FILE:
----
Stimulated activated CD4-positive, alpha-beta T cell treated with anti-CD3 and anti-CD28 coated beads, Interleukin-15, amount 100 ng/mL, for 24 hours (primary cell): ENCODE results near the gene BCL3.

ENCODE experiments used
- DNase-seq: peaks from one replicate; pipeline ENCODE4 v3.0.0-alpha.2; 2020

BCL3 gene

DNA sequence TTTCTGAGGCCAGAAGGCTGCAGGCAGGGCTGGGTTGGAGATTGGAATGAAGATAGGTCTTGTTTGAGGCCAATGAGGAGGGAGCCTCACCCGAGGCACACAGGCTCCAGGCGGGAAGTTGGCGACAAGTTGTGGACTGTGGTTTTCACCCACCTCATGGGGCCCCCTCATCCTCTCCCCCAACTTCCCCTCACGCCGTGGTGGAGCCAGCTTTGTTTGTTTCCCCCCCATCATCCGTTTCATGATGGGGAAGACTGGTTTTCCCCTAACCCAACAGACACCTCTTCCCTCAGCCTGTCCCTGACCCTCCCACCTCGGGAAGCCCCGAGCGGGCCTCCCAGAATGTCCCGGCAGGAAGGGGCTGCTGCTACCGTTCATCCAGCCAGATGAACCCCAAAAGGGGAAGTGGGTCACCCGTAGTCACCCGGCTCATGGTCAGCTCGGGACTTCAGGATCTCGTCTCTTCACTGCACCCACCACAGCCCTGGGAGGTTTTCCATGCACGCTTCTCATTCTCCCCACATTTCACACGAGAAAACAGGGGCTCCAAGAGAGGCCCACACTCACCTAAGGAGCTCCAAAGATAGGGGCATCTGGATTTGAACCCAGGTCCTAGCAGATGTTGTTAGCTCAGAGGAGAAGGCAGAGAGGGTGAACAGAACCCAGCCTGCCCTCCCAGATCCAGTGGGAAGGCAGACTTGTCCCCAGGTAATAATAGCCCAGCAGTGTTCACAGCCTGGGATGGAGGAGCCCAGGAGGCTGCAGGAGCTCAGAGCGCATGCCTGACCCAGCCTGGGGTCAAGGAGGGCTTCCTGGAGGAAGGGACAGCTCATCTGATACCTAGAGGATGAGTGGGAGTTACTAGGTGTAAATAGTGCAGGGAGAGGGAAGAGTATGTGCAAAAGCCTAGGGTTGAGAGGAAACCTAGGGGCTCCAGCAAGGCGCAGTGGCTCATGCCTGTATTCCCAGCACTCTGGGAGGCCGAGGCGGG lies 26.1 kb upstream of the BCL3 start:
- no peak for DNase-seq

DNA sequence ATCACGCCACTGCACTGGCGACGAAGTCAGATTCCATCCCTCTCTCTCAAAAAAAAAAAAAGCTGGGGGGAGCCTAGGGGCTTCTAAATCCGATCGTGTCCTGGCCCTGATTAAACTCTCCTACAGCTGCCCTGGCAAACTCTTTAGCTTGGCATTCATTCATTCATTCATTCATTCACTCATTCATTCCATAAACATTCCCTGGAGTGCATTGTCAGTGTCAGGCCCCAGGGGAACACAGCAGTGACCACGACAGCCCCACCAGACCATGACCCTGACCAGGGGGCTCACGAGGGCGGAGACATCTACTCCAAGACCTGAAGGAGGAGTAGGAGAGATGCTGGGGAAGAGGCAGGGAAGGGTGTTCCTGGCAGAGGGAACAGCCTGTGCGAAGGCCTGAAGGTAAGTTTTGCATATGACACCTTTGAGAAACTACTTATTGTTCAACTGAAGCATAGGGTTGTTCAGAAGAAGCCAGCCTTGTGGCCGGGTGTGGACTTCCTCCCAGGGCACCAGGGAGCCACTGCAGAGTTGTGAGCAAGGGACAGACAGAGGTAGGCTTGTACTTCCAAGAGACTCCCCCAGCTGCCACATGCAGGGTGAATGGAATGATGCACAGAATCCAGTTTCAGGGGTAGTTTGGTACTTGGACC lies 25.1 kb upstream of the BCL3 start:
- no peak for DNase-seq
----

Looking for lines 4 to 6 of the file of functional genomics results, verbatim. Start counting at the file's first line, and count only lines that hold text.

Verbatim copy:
BCL3 gene

DNA sequence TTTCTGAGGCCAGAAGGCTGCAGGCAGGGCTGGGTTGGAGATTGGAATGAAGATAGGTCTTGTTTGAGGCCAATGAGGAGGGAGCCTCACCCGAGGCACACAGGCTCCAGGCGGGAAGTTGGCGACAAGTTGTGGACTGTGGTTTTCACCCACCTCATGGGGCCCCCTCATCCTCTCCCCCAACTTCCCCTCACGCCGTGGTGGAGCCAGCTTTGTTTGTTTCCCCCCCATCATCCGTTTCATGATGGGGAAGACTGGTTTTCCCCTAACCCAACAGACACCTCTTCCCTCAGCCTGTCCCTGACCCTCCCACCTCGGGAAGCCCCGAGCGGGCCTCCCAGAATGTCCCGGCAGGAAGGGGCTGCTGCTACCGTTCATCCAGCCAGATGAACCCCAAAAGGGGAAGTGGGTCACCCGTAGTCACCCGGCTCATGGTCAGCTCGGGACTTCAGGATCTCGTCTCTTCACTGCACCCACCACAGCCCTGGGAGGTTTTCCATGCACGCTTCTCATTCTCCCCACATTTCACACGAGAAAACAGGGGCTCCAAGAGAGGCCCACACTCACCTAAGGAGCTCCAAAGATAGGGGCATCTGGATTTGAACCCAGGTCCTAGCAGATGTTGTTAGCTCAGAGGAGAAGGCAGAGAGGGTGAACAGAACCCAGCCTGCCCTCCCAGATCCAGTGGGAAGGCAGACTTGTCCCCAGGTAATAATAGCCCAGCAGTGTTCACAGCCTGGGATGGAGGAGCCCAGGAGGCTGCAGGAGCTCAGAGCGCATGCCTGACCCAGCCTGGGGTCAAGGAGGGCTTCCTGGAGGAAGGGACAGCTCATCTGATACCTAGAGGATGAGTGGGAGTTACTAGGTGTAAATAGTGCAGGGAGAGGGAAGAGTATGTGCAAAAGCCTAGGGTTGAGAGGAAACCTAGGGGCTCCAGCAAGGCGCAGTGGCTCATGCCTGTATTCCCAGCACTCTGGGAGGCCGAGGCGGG lies 26.1 kb upstream of the BCL3 start:
- no peak for DNase-seq